Traumatized children do the exact same thing. When they are unsure about something, they look to their parents to see how they respond. Then there are those children who, because of their past trauma excel at reading body language. The child who is pushing mom away because he fears bonding, which to him, means making himself vulnerable to pain and rejection; hones in on mom's body language and he can read her like a book.
All the correct responses in the world, will amount to nothing if you are not in control of your body language. Having "kind eye's, a gentle voice and relaxed posture are anything but easy when your child is melting down over inconsequential things yet again, but it is absolutely necessary.
Lower your voice and slow down your speech.
Relax your shoulders.
Put kindness in your eye's.
Use a soothing touch.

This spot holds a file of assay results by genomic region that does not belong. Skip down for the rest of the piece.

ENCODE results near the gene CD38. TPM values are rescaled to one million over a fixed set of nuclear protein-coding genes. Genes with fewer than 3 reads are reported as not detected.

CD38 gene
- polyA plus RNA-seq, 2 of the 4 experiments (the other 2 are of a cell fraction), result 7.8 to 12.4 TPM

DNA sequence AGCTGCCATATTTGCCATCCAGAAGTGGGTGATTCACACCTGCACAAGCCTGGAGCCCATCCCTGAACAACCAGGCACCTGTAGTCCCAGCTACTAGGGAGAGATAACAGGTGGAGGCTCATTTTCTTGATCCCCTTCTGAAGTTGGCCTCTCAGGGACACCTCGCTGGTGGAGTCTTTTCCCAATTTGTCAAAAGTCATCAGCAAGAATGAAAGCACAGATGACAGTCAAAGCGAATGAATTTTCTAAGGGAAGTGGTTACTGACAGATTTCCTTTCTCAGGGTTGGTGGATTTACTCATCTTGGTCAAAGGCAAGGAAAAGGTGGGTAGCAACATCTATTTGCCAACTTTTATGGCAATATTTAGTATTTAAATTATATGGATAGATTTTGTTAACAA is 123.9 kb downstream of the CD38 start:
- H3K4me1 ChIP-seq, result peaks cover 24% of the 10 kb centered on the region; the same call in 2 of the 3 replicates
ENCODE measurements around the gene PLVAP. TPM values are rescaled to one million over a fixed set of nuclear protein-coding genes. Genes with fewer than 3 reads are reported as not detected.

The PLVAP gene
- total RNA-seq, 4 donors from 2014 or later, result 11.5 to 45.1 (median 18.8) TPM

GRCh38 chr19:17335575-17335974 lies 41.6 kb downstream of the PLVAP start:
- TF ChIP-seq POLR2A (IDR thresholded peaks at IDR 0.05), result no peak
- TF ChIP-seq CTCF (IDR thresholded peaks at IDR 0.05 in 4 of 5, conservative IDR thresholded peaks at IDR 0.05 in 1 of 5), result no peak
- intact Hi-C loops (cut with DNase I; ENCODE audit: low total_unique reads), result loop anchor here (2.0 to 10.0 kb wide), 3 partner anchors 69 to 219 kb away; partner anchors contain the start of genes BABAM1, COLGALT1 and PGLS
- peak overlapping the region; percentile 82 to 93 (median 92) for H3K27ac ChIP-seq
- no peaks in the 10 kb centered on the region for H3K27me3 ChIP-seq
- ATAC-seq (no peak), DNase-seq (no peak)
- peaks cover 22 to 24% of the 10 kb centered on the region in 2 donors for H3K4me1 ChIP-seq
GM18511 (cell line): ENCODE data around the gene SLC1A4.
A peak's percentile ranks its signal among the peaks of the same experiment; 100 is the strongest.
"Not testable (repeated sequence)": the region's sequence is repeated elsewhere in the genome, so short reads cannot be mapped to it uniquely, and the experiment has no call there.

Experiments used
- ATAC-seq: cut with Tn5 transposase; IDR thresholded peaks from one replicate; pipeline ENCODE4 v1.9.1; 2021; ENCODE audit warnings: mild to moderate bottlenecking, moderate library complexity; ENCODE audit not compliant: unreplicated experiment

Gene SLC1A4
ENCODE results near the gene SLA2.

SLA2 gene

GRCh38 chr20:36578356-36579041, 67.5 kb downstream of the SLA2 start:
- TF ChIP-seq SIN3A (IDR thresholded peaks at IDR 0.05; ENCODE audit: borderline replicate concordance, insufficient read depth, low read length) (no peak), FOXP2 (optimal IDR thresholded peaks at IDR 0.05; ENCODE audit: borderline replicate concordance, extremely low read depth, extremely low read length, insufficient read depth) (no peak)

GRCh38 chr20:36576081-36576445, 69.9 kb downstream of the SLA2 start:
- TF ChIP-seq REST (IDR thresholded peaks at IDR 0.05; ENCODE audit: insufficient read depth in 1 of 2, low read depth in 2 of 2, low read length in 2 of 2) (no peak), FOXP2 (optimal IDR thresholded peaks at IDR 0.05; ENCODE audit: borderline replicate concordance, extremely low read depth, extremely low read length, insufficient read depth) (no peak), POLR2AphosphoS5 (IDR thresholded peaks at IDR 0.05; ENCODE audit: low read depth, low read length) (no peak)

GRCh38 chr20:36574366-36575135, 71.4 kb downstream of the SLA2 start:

Sometimes when my children are so upset, they can no longer hear me or process what I am saying, I "speak with my eye's." I say the words inside my head and let my eye's do the talking. Amazingly this sometimes works!
When my shoulders and back are tense, my children mirror my posture and become more dysregulated.
I tend to speak louder and faster when I am frustrated. When a child is triggered, he will not be able to "hear" you. He is operating out of fight, flight or freeze and when his body is in this mode, he cannot process words.
Sometimes a gentle touch, calms a panicked child. Not always, sometimes it will only make it worse, as every child and situation is different.
The Body Language Expert, says communication is:
7% words (literal meaning)
38% tone of voice
55% body language
Of course, different situations will skew this percentage, but I think it gives us an idea of the importance of body language.
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